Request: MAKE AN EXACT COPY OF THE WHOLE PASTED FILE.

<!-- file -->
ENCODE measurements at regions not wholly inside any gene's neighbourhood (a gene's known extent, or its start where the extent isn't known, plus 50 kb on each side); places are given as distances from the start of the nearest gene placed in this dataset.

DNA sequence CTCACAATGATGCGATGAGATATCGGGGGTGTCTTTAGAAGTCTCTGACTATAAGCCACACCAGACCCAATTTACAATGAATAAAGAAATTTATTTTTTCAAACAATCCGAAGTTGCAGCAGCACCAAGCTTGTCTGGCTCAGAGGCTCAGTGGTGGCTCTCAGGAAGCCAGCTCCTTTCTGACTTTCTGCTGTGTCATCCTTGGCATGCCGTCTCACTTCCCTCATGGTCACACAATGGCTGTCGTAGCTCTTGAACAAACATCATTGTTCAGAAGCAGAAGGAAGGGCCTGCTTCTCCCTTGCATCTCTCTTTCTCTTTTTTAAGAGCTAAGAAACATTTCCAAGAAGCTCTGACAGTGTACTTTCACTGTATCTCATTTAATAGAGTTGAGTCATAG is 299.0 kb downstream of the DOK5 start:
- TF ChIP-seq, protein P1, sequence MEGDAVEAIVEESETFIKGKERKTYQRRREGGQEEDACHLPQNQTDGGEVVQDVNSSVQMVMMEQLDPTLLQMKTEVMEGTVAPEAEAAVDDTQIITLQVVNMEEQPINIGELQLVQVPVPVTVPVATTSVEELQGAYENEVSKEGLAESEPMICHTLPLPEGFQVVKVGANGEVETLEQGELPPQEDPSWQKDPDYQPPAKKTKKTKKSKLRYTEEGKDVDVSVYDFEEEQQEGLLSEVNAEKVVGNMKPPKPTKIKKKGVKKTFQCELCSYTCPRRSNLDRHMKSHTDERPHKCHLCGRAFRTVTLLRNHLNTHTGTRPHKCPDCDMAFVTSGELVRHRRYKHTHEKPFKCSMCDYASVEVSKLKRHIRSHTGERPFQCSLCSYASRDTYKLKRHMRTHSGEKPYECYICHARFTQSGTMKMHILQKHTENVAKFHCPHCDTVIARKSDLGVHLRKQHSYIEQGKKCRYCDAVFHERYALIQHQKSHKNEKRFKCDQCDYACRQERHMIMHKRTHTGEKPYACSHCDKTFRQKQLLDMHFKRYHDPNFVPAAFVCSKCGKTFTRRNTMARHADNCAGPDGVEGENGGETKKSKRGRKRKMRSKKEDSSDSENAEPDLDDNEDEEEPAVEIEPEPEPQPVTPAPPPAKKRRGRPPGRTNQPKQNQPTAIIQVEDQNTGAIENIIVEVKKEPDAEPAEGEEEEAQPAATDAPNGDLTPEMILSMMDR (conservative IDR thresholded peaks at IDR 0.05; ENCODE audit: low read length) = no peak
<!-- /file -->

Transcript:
ENCODE measurements at regions not wholly inside any gene's neighbourhood (a gene's known extent, or its start where the extent isn't known, plus 50 kb on each side); places are given as distances from the start of the nearest gene placed in this dataset.

DNA sequence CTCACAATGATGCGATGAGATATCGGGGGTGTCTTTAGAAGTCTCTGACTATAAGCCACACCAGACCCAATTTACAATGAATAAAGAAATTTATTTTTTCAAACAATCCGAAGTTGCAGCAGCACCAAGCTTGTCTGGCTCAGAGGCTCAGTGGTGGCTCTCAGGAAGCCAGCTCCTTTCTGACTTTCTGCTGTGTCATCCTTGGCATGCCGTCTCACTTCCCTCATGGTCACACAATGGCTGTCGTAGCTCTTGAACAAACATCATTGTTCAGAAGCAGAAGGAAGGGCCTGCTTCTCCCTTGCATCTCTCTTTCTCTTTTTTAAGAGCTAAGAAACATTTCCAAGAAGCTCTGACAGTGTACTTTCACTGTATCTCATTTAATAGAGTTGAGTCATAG is 299.0 kb downstream of the DOK5 start:
- TF ChIP-seq, protein P1, sequence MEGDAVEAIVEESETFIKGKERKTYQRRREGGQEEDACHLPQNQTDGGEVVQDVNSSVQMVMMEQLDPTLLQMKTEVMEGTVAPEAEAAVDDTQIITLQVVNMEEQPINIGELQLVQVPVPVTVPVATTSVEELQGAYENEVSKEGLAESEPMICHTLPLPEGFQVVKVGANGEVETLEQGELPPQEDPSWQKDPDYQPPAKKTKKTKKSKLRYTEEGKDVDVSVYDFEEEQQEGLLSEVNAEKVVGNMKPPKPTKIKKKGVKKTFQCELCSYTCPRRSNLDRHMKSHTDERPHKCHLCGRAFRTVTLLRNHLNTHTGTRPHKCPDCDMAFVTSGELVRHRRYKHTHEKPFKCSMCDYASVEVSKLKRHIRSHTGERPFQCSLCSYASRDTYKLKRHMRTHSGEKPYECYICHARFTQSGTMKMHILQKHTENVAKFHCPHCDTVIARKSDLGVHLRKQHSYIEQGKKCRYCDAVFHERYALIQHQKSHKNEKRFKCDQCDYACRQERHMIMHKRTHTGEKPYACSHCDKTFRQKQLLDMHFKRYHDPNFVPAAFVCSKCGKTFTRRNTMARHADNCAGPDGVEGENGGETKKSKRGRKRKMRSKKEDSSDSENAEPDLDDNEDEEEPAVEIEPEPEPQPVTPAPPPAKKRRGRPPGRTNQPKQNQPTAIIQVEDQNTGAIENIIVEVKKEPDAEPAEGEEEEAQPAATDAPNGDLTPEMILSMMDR (conservative IDR thresholded peaks at IDR 0.05; ENCODE audit: low read length) = no peak